From these small first steps evolved training for the new positions of BDM Schulhelferin (BDM teaching assistant) and BDM Kindergartenhelferin (BDM preschool teaching assistant). The girls, both BDM members in the Osteinsatz and ethnic German youths, who already had some practical experience and were interested could attend short teacher training courses back in the Reich and then return in the East to work as school or kindergarten teachers. Girls were not chosen to attend teaching courses based on their previous education, but rather on the basis of their aptitude. The majority had only graduated from a Volksschule (elementary school) in the eight grade with no specific diploma, 25% of them had secondary school diplomas, and only 2% had high school diplomas.

Starting in 1942, the National Youth Leadership and the Ministry of Education began setting up the teacher courses which lasted about four months. By May 1942, the first Schulhelferin courses were held at the former teachers' college in Elbing, West Prussia; another training center was founded in Posen during the same year. The course ended with a two-week BDM leadership course.

BDM Schulhelferinnen with one or two years of practical work were also able to apply for a nine-month teaching course to become professional Volksschul-teachers. Nearly all of the girls who applied for this course had wanted to become teachers but had been unable to do so because they could not afford the schooling.

Because of the BDM's work, the Wartheland region had 200 new schools by 1942, which gave as many as 8,000 children access to education.

When leaders returned from the Osteinsatz they told others back home about their experiences and tasks. After hearing about what was being accomplished in the East, and with the help of local BDM and Hitler Youth groups, towns in the old Reich soon "adopted" towns in the new areas and donated items that were much needed in the new areas, such as school supplies, books, radios, farm implements, and sports equipment. And, of course, more BDM-leaders volunteered to do their duty in the East as well. Especially girls from farming communities in the old Reich who had experience and training in farm work and were also BDM leaders often volunteered to help the resettled families with their knowledge and experience.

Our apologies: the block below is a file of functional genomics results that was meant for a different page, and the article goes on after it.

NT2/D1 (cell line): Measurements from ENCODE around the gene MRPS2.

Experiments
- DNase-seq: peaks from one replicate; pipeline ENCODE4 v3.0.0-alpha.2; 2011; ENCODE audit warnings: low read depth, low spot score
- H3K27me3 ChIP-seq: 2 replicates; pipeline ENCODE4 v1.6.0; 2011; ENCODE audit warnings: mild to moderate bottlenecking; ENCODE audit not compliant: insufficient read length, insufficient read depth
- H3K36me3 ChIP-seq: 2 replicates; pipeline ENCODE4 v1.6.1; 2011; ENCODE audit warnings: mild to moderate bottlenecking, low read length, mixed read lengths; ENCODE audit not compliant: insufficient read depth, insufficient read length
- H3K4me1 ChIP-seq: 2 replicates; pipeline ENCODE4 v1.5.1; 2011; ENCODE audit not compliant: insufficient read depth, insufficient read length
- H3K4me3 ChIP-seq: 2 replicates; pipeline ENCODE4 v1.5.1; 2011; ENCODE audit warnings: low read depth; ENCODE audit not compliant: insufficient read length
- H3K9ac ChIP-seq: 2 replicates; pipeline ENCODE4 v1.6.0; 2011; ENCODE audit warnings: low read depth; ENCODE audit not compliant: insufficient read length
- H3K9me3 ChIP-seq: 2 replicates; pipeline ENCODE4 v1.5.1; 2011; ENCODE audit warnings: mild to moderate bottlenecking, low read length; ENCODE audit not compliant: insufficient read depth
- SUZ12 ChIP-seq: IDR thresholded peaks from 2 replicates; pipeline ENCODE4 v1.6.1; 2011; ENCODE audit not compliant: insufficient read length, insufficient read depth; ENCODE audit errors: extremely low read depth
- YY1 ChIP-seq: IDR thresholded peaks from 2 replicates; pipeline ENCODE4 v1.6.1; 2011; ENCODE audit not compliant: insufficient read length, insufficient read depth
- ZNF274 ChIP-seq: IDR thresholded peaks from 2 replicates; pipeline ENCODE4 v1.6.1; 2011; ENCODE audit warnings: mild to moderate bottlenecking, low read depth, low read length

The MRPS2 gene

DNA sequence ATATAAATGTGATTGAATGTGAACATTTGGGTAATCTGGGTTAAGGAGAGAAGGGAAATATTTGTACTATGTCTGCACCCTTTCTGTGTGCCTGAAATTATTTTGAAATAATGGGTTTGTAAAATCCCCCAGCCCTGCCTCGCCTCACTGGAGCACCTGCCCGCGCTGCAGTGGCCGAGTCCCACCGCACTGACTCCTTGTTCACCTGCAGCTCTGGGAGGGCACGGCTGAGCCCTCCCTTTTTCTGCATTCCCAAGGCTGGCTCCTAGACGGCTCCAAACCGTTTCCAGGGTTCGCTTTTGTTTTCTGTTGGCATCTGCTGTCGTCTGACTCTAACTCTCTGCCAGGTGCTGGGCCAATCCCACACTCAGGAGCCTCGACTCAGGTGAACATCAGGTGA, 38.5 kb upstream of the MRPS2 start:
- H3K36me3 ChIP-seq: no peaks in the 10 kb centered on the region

All volunteers had to bring a lot of enthusiasm and idealism because the work in the newly settled areas required a lot of physical and mental strength and endurance. Many villages did not have any doctors or nurses, midwives, or even priests. So the tasks of caring for the sick, helping with birth, and burying the dead often had to be taken on by BDM leaders. They frequently found themselves facing entirely new and unusual situations they had to master.

Dr. Hildegard Friese wrote about this in her book, "Unsere Settler im Kreis Welun": "The BDM Osteinsatz manifests itself as one of the happiest forms of the many ways of support coming from Germany - never mind the experiences each girl is going to take away from this and pass on to others - because it helps the entire re-settled family, it sends city youth to young and old out in the country, and pushes "duty" into the background and instead teaches giving and taking in all areas of life."